bobba_dwj
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Re: Best book to learn python?

Mon Mar 05, 2012 10:05 am

One more thought, if you would like a actual book to read, I would recommend "The Quick Python Book" by Vernon Ceder, 2nd edition.  I got mine from the book depository, and found it extremely readable.  If you buy it, you can also download an electronic version from the publisher's web site with the codes provided, which is handing for searching the text later on.

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Re: Best book to learn python?

Mon Mar 05, 2012 3:29 pm

I have found that for teens and high school students in the states respond nicely to this book I found online

http://learnpythonthehardway.org/

Its a bit more engaging and not so lofty in terms of pure theory and gives them a faster start to get down and dirty with python.

Best of all the html version is free or if you want to get the latex source for it and compile your own pdf version for offline use.

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Re: Best book to learn python?

Tue Mar 06, 2012 3:25 pm

Thanks all so far. Some good resources listed.

Lots of stuff online, but most print books seem to be a bit dated, which I suppose they are by definition really.

I've ordered the helloworld book from Amazon, which should be good for the teaching side of things, but I'm still pondering a more reference type book for me. Perhaps I'll hold off on that for now and work through some of the online stuff (I notice a couple of the open book project links above offer .mobi versions pretty cheap, which might work well for me on a kindle, which is nearly a book )
Alex Eames RasPi.TV, RasP.iO

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Re: Best book to learn python?

Wed Mar 07, 2012 10:48 am

I write in Python  a lot and always have a copy of core Python nearby.

amazon link

It is huge and a great refrence on the simple things (for when its a bad day and your brain just isnt kicking in!) but also has loads of info on the mre advanced parts as well.

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Re: Best book to learn python?

Wed Mar 07, 2012 8:15 pm

Rather than relying on a book, wouldn't it be more prudent to choose a project (say, "space invaders" or "staff holiday system") and glean what you can from the various sources available to you (and I would say this source is a key starting point)? Otherwise you risk tying yourself to the author's opinions, and that has been devastating for some of my students. A lot of these books or online tutorials are not written well and the code offered is biased to what the author wants you to do. A book is not your solution, IMHO.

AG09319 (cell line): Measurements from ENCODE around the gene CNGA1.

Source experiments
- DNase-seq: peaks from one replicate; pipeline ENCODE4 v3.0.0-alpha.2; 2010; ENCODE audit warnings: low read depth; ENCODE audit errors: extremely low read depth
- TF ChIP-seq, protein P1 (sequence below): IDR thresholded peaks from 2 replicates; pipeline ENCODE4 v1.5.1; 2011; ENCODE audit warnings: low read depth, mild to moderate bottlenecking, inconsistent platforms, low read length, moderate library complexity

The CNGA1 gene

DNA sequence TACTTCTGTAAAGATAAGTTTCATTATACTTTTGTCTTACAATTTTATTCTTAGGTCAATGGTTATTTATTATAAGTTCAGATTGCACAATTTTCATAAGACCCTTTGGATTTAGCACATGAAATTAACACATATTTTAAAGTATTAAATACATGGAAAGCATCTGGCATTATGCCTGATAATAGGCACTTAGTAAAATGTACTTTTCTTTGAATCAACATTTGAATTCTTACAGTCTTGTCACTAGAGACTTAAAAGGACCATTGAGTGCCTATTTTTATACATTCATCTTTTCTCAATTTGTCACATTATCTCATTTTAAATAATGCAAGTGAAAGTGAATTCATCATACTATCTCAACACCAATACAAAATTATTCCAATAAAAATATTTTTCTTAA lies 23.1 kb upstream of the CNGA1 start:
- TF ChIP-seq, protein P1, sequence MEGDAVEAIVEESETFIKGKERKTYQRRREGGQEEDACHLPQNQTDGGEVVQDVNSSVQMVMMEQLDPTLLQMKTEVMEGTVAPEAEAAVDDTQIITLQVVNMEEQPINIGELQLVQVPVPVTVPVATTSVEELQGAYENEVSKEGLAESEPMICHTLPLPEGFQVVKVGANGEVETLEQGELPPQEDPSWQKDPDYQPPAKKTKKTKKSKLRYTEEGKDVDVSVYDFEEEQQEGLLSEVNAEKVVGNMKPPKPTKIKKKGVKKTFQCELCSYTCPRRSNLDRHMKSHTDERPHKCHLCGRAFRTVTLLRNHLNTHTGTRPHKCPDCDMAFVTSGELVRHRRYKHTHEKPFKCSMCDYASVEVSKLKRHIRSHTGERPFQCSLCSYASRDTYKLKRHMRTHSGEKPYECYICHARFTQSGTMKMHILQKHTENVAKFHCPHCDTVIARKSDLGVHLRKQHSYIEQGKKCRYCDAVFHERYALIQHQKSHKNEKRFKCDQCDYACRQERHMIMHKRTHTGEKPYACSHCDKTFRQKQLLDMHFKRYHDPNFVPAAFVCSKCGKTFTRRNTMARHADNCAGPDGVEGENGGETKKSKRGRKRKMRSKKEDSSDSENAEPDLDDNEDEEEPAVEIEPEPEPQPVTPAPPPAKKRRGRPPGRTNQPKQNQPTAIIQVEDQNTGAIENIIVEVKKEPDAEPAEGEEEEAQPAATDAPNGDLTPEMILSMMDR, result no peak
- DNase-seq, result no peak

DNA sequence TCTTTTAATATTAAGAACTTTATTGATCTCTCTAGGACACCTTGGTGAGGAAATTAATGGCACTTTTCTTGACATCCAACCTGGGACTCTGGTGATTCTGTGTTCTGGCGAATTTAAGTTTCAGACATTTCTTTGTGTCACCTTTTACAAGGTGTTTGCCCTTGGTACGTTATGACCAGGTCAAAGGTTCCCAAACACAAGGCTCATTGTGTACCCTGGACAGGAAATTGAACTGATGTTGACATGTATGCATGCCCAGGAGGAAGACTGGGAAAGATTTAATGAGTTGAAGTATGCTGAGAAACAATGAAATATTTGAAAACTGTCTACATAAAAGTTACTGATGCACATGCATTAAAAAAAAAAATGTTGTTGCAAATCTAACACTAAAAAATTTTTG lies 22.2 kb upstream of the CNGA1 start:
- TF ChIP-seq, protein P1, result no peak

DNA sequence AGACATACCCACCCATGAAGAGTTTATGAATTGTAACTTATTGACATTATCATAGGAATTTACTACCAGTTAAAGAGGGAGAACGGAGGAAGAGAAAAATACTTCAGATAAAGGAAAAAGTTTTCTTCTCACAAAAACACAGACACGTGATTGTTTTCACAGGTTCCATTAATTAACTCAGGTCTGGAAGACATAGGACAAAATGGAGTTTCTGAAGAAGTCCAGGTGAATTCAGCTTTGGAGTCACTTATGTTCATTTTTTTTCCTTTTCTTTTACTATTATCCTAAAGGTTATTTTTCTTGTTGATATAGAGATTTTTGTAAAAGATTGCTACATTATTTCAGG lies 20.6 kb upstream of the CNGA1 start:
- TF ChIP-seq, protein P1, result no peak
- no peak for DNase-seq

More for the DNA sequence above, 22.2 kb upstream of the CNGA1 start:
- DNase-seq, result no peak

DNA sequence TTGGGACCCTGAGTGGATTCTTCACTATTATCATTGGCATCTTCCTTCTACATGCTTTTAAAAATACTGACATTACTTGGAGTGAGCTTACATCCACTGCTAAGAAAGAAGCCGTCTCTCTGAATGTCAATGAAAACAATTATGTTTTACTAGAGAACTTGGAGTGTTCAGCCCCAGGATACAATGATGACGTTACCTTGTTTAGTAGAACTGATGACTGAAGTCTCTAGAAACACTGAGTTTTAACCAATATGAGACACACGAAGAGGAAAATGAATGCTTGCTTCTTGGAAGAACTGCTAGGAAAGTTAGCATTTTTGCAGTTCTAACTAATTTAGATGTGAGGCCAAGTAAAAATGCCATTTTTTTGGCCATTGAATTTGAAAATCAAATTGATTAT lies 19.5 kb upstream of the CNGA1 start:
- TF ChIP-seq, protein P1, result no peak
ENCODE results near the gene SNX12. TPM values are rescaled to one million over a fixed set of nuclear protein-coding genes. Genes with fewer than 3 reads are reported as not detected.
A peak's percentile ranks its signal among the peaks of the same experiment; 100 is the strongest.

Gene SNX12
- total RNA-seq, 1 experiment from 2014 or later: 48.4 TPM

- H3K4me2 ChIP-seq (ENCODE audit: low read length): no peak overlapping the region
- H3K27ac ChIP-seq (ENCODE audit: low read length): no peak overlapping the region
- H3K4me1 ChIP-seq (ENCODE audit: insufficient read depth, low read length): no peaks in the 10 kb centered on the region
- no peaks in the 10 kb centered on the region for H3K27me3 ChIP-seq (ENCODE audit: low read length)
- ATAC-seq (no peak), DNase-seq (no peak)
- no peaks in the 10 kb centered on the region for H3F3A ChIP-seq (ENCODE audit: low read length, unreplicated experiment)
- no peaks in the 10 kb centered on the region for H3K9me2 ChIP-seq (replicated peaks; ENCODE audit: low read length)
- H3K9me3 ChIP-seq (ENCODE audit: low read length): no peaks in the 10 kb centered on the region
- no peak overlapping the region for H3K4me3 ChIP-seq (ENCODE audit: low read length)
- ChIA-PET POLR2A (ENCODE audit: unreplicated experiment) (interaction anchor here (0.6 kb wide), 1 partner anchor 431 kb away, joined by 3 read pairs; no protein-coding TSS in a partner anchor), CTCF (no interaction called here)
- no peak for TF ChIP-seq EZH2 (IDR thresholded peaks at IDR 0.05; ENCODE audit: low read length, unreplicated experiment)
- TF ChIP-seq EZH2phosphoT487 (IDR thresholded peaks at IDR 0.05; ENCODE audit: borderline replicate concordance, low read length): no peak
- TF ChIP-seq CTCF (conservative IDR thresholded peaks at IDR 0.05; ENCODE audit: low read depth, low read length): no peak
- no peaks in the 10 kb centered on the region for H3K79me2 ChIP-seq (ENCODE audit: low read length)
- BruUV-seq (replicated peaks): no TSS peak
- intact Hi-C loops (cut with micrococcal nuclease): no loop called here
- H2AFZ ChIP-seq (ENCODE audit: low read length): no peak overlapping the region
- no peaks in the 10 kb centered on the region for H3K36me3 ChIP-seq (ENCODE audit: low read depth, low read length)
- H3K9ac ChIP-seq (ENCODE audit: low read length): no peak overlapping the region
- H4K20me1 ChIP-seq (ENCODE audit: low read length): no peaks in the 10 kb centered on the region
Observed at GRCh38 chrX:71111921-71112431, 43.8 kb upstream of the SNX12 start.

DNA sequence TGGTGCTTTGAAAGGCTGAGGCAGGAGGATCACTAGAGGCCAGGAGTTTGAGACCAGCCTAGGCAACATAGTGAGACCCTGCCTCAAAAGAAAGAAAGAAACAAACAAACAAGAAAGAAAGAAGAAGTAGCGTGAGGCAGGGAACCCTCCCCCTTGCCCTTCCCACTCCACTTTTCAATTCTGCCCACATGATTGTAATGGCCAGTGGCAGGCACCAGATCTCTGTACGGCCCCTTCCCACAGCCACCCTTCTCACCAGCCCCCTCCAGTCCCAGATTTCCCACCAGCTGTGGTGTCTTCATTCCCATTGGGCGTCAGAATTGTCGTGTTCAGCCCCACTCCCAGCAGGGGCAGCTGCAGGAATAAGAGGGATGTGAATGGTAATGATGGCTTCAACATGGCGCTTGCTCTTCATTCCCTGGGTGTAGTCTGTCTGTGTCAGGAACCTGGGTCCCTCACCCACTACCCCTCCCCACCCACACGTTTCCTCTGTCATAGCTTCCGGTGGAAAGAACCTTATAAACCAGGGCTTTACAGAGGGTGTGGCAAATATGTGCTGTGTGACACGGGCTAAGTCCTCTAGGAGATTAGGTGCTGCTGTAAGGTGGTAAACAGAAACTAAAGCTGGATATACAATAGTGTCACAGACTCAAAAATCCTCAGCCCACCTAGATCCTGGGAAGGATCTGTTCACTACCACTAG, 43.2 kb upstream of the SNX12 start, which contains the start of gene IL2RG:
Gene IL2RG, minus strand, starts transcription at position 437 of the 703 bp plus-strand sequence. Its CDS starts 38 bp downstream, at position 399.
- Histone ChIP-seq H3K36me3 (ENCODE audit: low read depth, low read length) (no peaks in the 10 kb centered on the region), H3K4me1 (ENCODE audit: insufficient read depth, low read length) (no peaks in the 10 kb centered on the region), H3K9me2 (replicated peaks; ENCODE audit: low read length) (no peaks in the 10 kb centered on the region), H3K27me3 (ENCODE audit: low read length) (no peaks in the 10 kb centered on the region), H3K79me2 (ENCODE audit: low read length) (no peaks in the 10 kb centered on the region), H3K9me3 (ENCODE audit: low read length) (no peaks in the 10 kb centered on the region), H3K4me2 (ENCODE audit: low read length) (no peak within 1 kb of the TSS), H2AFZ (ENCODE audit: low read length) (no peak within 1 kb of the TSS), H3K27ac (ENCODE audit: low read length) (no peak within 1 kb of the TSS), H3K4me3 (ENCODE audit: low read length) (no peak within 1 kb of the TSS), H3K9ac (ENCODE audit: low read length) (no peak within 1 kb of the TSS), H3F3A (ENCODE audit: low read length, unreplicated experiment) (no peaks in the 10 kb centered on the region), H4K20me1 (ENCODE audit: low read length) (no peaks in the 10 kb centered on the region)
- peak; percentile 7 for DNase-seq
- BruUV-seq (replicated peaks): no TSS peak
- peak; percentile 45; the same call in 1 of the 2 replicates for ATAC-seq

Have more FUN with your Pi. Visit www.pi-fun.com

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alexeames
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Re: Best book to learn python?

Wed Mar 07, 2012 9:40 pm

dextrus said:


Rather than relying on a book, wouldn't it be more prudent to choose a project (say, "space invaders" or "staff holiday system") and glean what you can from the various sources available to you (and I would say this source is a key starting point)? Otherwise you risk tying yourself to the author's opinions, and that has been devastating for some of my students. A lot of these books or online tutorials are not written well and the code offered is biased to what the author wants you to do. A book is not your solution, IMHO.


You're right, that's another way and I'm planning on doing that too. My first project is to build a program as an aid to scrabble. (Although I love Space Invaders too – it would be positively rude not to do that next.) Not just an anagram word finder, but words beginning with *, words with * as third letter etc. I know there's a hundred and one of those programs already, but that's not the point. It's for fun. Still, though, you have to know a certain amount before you can begin that sort of thing.

I like books. I learnt PERL by reading books. I like to get a complete overview of a language (and a heck of a lot more than you might expect lodges in the brain) before and during a project. Once you have this overview, when you think "how do I do this?" it's amazing how often you remember that obscure function you happened across somewhere in chapter 17. Maybe it's just me, but I did this with REXX and HTML as well?

At the moment I am doing online tutorials and reading a couple of the free links in this thread. Also managed to get a PDF onto my kindle of one of the titles (invent with python, I think). It's going OK so far, but I haven't given it a lot of time yet.